Selected as one of the best books of 2002 by The New York Times, San Francisco Chronicle, Boston Globe, Los Angeles Times, and Chicago Sun-Times Within days after September 11, 2001, William Langewiesche had secured unique, unrestricted, round-the-clock access to the World Trade Center site. American Ground is a tour of this intense, ephemeral world and those who improvised the recovery effort day by day, and in the process reinvented themselves, discovering unknown strengths and weaknesses. In all of its aspects--emotionalism, impulsiveness, opportunism, territoriality, resourcefulness, and fundamental, cacophonous democracy--Langewiesche reveals the unbuilding to be uniquely American and oddly inspiring, a portrait of resilience and ingenuity in the face of disaster.
Examining the effects of fallout clouds in the U.S., these photographs portray people whose lives were crossed by radioactive fallout during the U.S. government's above ground testing of nuclear weapons in Nevada from 1951 to 1963.
United States. Congress. Senate. Committee on the Judiciary
Common Ground is an examination of the many commonalities shared by ecological and Native American philosophies. Both their common differences from and critiques of dominant Western philosophy are considered. This major work of cross-cultural philosophy employs a unique comparative methodology in order to contrast patterns of relationship in the ideological, social and ecological spheres. Native and modern Western philosophies and lifestyles, past and present, are each examined and compared to eco-holist thought, and to ecological realities. The work concludes that both ecological philosophy and modern Western culture have much to learn from an examination of Native American philosophy, especially concerning the creation of a sustainable and equitable future.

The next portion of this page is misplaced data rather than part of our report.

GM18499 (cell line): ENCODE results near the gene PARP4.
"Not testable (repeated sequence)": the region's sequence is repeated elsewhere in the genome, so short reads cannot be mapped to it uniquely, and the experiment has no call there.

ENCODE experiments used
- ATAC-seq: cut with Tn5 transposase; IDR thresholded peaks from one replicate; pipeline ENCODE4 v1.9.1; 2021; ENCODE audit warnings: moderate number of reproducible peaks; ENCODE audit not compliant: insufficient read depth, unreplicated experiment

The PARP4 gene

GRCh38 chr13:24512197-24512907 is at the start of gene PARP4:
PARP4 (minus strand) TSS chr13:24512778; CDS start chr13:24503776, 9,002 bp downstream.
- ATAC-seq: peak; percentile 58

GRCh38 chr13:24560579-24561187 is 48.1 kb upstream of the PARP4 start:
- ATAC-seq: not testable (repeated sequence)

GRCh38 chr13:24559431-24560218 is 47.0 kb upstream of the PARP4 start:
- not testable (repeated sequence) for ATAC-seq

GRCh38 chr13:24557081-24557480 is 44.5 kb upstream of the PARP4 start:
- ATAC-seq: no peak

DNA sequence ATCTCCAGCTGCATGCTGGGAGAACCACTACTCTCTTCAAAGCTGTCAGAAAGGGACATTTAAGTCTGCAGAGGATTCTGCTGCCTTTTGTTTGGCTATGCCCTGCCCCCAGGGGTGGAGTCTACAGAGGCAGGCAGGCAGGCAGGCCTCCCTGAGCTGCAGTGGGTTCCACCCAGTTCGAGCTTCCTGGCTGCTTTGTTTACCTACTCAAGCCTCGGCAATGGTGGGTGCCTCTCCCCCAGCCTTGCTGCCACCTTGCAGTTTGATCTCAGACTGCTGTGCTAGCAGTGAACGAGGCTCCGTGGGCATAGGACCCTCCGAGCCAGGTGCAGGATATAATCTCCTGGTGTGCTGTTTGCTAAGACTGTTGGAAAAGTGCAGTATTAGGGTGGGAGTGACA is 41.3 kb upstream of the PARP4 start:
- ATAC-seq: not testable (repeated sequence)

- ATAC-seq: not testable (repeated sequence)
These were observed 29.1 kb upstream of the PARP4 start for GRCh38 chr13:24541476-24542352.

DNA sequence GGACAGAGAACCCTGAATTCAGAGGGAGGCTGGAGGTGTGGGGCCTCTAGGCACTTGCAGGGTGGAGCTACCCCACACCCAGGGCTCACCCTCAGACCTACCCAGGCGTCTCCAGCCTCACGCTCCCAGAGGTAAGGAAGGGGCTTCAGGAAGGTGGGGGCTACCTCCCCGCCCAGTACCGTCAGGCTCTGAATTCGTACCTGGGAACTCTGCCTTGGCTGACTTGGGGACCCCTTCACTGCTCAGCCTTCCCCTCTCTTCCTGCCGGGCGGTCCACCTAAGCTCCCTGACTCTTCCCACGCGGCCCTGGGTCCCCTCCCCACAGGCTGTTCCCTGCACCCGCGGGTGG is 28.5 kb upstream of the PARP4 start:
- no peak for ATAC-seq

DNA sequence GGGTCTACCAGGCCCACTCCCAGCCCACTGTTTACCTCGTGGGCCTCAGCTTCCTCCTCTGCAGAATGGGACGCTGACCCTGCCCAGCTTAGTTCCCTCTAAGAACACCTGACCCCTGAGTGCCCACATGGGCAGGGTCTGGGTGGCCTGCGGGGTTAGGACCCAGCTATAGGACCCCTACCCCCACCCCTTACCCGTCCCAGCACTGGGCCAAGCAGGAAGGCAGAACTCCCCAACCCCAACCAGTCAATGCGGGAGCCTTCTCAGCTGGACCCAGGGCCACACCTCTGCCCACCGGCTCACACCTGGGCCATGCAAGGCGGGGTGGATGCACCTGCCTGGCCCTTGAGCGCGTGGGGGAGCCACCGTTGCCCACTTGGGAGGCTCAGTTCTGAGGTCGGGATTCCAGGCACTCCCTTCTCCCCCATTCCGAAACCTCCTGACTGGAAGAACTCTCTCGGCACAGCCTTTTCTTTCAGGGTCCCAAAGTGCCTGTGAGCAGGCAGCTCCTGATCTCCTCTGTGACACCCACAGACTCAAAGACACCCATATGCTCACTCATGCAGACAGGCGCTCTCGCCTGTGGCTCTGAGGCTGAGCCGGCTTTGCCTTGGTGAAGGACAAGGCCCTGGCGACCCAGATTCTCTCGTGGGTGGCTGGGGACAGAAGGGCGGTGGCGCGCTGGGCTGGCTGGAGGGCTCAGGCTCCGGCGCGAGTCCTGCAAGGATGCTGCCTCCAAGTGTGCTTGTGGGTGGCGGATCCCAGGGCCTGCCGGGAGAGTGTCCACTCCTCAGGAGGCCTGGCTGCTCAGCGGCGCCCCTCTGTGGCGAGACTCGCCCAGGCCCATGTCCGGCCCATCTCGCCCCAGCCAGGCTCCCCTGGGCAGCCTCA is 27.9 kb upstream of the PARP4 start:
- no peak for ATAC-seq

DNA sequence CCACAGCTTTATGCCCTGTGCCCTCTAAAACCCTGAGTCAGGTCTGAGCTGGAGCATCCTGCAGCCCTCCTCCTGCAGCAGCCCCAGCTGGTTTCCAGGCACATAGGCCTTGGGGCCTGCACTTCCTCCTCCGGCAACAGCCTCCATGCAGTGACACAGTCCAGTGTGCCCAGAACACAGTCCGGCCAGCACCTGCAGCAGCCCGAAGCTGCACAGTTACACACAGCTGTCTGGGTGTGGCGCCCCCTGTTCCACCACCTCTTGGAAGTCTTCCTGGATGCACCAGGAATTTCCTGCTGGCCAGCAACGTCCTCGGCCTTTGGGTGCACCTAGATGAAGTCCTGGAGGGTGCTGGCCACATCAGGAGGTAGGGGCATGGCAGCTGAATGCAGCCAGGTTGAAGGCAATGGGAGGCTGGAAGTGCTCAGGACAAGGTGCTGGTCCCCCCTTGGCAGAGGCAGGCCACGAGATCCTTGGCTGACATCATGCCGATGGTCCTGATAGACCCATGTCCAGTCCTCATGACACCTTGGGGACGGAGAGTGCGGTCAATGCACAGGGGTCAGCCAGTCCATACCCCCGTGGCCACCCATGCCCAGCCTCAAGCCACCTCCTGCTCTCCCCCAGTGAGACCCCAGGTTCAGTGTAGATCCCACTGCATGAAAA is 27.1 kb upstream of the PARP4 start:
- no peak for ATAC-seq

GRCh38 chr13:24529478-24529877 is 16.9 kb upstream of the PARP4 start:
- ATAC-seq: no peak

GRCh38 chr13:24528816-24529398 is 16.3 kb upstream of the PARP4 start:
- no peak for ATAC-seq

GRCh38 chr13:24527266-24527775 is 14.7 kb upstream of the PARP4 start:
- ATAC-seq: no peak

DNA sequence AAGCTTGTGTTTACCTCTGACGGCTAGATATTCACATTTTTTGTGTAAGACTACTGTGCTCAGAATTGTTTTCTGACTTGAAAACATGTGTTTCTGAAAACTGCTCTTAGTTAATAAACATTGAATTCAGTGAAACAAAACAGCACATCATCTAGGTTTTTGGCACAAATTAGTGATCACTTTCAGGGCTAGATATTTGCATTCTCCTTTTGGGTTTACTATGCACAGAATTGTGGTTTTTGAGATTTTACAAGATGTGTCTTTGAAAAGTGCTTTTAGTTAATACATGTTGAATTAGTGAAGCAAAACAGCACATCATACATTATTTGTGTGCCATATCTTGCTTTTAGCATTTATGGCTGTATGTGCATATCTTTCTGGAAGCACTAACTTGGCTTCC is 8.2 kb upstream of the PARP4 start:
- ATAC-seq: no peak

In this compelling look at second-generation Indian Americans, Khyati Y. Joshi draws on case studies and interviews with forty-one second-generation Indian Americans, analyzing their experiences involving religion, race, and ethnicity from elementary school to adulthood. As she maps the crossroads they encounter as they navigate between their homes and the wider American milieu, Joshi shows how their identities have developed differently from their parents' and their non-Indian peers' and how religion often exerted a dramatic effect. The experiences of Joshi's research participants reveal how race and religion interact, intersect, and affect each other in a society where Christianity and whiteness are the norm. Joshi shows how religion is racialized for Indian Americans and offers important insights in the wake of 9/11 and the backlash against Americans who look Middle Eastern and South Asian. Through her candid insights into the internal conflicts contemporary Indian Americans face and the religious and racial discrimination they encounter, Joshi provides a timely window into the ways that race, religion, and ethnicity interact in day-to-day life.